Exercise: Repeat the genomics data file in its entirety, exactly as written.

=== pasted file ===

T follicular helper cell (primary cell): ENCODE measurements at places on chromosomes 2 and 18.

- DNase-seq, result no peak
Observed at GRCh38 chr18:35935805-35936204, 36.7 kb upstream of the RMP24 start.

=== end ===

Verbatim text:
T follicular helper cell (primary cell): ENCODE measurements at places on chromosomes 2 and 18.

- DNase-seq, result no peak
Observed at GRCh38 chr18:35935805-35936204, 36.7 kb upstream of the RMP24 start.